Category Archives: Māori

First Nations’ Futures Programme Scholarships Open Now!

The First Nations’ Futures Programme provides an unique opportunity for aspiring Ngāi Tahu leaders and other Māori postgraduate students to gain access to leading international research and thinking within a specifically indigenous context.

The First Nations’ Futures Programme is held at Stanford University for two weeks in October/November.

Stanford University Grounds

Applications are also invited from Ngāi Tahu and other Māori undergraduate students who are close to completion of their degree and who intend to apply for postgraduate study in 2019-2020.

The closing date for expressions of interest is 31 May, 2019.

Submitting your application:

  1. Download the 2019 FNFP Application Form and Guidelines from the website here>
  2. Email the completed application form with a copy of your CV and relevant supporting documentation to: kirsty.ameriks@canterbury.ac.nz and cc ntrc@canterbury.ac.nz
  3. Applications must be received by Friday 31 May 2019

For more information refer to the website or email ntrc@canterbury.ac.nz

An inclusive, safe and welcoming culture. Whiria te Taura Tangata #15

Kia ora koutou

I’ve been thinking a lot about inclusiveness over the last few months and the events of the 15 March have increased my desire to support UC as a welcoming and inclusive community.  This means our working and learning culture is one where we all feel safe, respected and comfortable to be ourselves. A place where we can share our sense of belonging.

From an Organisational Culture perspective, three of the constructive (blue) cluster of styles directly talk to this:

  • Self-Actualising: people should feel comfortable to be themselves at work,
  • Humanistic-Encouraging: people are expected to be supportive of each other, and
  • Affiliative: people are encouraged to place a high priority on constructive interpersonal relationships and to be friendly, open and sensitive to the needs of others.

There are many opportunities for us to continue building UC into an inclusive environment. Here are some links I know of:

I know there are lots of people doing heaps of great work in this space so feel free to add a comment about initiatives you are involved in or aware of.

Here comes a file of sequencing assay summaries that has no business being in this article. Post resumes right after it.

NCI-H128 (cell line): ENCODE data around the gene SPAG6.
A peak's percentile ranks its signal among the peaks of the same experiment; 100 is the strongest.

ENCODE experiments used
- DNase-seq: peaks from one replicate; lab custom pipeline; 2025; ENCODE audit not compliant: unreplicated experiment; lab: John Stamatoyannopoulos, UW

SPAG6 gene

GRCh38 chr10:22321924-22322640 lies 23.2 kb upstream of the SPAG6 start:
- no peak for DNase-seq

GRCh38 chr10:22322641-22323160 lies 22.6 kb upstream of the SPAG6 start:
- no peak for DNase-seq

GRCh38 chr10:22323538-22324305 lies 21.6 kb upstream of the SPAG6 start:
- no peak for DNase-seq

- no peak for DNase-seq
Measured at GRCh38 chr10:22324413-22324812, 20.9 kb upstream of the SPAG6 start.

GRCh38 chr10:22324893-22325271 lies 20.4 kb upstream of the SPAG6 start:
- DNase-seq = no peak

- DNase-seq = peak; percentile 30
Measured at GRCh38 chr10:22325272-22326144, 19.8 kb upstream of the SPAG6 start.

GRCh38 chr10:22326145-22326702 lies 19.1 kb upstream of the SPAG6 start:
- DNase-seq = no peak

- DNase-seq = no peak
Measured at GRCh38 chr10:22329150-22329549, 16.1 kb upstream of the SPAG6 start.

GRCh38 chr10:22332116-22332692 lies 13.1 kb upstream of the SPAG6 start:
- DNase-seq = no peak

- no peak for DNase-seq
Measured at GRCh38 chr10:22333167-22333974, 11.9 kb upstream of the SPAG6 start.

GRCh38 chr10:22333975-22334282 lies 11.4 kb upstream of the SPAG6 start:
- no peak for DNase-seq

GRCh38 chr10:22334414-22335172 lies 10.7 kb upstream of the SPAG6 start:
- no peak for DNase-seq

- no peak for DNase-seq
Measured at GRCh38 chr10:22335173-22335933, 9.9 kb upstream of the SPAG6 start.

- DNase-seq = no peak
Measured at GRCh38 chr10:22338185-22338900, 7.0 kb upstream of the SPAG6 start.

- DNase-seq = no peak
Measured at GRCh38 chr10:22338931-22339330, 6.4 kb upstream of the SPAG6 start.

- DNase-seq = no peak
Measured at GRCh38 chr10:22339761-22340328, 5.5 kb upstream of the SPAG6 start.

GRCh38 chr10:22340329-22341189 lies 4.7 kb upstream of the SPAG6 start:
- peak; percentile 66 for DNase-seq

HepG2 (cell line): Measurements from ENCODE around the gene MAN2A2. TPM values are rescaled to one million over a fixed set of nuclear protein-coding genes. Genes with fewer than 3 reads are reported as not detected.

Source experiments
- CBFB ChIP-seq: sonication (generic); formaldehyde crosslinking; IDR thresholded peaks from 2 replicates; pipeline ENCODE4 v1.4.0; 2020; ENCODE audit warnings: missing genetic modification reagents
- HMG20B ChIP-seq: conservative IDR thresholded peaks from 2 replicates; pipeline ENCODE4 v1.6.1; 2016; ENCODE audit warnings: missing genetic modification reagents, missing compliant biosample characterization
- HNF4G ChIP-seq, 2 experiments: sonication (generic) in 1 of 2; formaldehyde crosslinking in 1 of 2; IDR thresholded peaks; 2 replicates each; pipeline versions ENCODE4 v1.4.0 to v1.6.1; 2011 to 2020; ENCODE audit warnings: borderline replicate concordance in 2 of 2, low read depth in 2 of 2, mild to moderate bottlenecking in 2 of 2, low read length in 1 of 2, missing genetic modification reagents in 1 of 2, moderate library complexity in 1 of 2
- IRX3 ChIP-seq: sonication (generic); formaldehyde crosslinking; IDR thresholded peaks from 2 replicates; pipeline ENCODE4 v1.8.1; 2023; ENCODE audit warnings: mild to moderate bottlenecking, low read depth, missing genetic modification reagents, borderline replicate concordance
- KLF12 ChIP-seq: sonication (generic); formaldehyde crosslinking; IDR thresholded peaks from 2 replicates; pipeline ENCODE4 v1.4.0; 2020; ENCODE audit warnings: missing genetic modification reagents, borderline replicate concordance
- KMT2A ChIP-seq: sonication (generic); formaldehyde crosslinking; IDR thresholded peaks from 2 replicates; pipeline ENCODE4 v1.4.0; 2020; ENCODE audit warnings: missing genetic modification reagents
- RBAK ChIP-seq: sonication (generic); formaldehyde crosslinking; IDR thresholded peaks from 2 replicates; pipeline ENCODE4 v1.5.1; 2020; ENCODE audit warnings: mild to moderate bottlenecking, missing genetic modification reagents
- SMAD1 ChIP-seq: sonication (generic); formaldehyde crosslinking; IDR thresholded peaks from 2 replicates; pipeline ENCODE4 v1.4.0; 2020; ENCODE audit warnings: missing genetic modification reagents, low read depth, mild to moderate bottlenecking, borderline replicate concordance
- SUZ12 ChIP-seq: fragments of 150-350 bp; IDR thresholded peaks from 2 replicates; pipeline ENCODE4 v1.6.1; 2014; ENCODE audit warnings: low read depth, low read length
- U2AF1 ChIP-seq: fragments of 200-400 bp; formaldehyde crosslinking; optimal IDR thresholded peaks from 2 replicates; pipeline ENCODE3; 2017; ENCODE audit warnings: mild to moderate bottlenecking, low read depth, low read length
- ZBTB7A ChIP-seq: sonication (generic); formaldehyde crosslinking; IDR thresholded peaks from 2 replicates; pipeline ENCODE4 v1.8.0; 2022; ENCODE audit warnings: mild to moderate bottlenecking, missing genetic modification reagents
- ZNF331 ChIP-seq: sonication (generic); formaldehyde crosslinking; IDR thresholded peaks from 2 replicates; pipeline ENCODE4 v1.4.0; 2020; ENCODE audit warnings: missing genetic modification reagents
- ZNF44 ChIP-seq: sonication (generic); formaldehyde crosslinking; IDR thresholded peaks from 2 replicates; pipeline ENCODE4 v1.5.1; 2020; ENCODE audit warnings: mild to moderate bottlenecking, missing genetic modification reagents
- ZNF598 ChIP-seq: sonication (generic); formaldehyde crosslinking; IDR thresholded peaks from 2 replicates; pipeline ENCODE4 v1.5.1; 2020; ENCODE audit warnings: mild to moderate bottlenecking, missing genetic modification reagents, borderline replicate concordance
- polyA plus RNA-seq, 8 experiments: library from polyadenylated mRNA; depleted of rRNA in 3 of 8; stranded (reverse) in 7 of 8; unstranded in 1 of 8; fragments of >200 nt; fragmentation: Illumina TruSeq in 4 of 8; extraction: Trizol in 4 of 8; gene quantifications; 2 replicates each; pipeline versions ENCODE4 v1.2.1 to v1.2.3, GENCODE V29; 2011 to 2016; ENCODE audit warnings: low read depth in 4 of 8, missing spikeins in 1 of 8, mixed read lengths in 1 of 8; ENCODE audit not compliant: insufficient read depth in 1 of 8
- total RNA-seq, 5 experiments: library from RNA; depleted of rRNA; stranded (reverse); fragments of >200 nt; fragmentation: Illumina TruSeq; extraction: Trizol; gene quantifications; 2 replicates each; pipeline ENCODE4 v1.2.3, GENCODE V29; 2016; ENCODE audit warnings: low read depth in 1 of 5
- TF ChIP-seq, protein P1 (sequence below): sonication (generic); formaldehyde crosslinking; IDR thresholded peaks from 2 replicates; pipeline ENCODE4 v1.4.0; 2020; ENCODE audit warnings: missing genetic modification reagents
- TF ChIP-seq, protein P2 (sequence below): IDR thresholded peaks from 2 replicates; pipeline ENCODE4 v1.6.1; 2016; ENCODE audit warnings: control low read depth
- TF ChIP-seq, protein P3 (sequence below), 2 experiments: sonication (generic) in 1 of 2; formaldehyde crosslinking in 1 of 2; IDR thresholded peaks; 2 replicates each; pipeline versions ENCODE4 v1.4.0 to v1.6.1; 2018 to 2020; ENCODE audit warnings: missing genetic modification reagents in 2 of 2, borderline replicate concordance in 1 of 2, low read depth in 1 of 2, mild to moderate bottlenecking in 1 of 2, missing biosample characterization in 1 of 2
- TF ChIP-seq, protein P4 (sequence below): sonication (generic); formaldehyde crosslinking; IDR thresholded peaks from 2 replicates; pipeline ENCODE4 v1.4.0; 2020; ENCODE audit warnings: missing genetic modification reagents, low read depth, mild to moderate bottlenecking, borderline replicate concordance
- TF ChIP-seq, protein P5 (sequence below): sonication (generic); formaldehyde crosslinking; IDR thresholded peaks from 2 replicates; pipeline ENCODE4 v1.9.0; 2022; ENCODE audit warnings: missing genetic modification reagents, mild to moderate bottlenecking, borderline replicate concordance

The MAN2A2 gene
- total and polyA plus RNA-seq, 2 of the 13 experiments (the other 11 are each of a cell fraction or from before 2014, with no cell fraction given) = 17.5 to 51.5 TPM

Support – take care of yourself and others

  • Self-care events to be held at the end of April – look out for the special events we’ll be promoting very soon
  • Staff Support
  • Student Support

Find out more

Ngā manaakitanga (with best wishes), 

Karen Mather
Organisational Development Manager

 

Ngāi Tūāhuriri and UC formalise longstanding relationship

Ngāi Tūāhuriri and University of Canterbury | Te Whare Wānanga o Waitaha will sign a partnership agreement on Saturday 2 March at Tuahiwi marae to formalise and extend the longstanding relationships between the hapū, including the relationship with Te Rūnanga of Ngāi Tahu, and the University of Canterbury |Te Whare Wānanga o Waitaha. 

The agreement, which outlines the principles and mechanisms for working together into the future, is consistent with Te Tiriti o Waitangi and its principles. This includes supporting the use of te reo and tikanga Māori at UC, and supporting Ngāi Tūāhuriri and Ngāi Tahu students and aspirations for Ngāi Tahu development in the Canterbury region and beyond.

“Ngāi Tahu takes academic achievement in all disciplines seriously. We are excited about this partnership because it will help contribute to the relevance of the University to the regional economy and to Māori,” Gabrielle Huria, Ngāi Tūāhuriri Representative said.

UC Chancellor | Tumu Kaunihera Sue McCormack said: “This is a journey UC began a long time ago in developing a greater understanding of cultural inclusiveness and the principles of the Te Tiriti o Waitangi in action.”

Professional development – putting the AU back into whakawhanAUngatanga

John Kapa, Kapoipoi, Student Development Advisor Māori  explains the significance of putting the AU back into whakawhanAUngatanga, including an opportunity for professional development. 

Putting the AU back into whakawhanAUngatanga – Wednesday 14 November, 1.30pm-3.30pm

This is a workshop co-ordinated by the Professional Learning Community of in-house trainers.
Places are limited – if you would like to attend, please contact the Learning & Development team requesting an invitation (with the location) to be sent to you.

Relationships are important. The idea of AU (I) is more than being individualistic, rather it is also the strength of connection and working as a collective found in whakawhanAUngatanga. Whakawhanaungatanga is the act of and is the process of establishing links, making connections and relating to the people one meets by identifying in culturally appropriate ways, whakapapa linkages, past heritages, points of engagement, or other relationships.

In a metaphoric sense, Mead (2003) asserts that whanaungatanga reaches beyond actual whakapapa relationships and includes relationships to people who are not kin but who, through shared experiences, feel and act as kin.

Exploring this further, this session looks at your self-identified attributes around whanaungatanga to identify touch points and how this could be applied positively at work with peers or with ākonga (students) for example. This will be undertaken through exercises and pūrakau (stories).

 


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